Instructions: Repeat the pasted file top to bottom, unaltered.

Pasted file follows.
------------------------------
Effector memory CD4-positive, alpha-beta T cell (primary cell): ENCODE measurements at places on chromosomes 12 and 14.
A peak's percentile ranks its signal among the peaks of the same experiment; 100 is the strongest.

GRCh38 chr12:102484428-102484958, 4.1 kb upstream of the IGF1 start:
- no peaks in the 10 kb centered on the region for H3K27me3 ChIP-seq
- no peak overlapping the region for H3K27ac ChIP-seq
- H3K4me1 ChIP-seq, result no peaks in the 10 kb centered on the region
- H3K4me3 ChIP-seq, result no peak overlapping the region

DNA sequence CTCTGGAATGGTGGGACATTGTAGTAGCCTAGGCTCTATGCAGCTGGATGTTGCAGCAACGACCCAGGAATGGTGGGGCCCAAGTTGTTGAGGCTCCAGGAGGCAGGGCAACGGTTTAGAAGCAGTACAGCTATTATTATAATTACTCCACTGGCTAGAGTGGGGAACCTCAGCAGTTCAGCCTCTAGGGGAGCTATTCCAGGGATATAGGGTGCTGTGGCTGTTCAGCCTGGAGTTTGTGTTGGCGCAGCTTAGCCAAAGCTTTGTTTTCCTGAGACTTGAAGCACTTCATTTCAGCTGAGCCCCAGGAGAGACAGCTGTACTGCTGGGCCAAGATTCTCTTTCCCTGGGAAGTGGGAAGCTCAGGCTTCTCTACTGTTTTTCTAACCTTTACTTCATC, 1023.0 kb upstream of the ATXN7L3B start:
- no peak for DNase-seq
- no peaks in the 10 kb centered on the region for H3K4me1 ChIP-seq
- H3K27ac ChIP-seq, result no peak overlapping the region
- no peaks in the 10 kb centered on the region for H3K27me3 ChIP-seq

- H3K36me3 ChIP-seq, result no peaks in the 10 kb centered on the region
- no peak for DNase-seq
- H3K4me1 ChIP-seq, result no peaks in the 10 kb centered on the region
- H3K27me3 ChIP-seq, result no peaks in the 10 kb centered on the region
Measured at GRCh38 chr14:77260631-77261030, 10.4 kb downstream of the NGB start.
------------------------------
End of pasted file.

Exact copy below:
Effector memory CD4-positive, alpha-beta T cell (primary cell): ENCODE measurements at places on chromosomes 12 and 14.
A peak's percentile ranks its signal among the peaks of the same experiment; 100 is the strongest.

GRCh38 chr12:102484428-102484958, 4.1 kb upstream of the IGF1 start:
- no peaks in the 10 kb centered on the region for H3K27me3 ChIP-seq
- no peak overlapping the region for H3K27ac ChIP-seq
- H3K4me1 ChIP-seq, result no peaks in the 10 kb centered on the region
- H3K4me3 ChIP-seq, result no peak overlapping the region

DNA sequence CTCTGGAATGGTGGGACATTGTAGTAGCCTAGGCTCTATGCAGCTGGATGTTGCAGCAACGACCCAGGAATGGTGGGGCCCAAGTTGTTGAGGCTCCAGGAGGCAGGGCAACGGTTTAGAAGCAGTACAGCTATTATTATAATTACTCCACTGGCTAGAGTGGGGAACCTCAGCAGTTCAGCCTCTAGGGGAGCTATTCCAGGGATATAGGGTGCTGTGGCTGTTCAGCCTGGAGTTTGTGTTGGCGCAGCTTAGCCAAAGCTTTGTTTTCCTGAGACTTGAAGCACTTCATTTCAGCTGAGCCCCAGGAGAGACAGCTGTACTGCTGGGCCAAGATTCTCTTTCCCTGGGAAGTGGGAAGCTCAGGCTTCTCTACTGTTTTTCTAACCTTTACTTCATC, 1023.0 kb upstream of the ATXN7L3B start:
- no peak for DNase-seq
- no peaks in the 10 kb centered on the region for H3K4me1 ChIP-seq
- H3K27ac ChIP-seq, result no peak overlapping the region
- no peaks in the 10 kb centered on the region for H3K27me3 ChIP-seq

- H3K36me3 ChIP-seq, result no peaks in the 10 kb centered on the region
- no peak for DNase-seq
- H3K4me1 ChIP-seq, result no peaks in the 10 kb centered on the region
- H3K27me3 ChIP-seq, result no peaks in the 10 kb centered on the region
Measured at GRCh38 chr14:77260631-77261030, 10.4 kb downstream of the NGB start.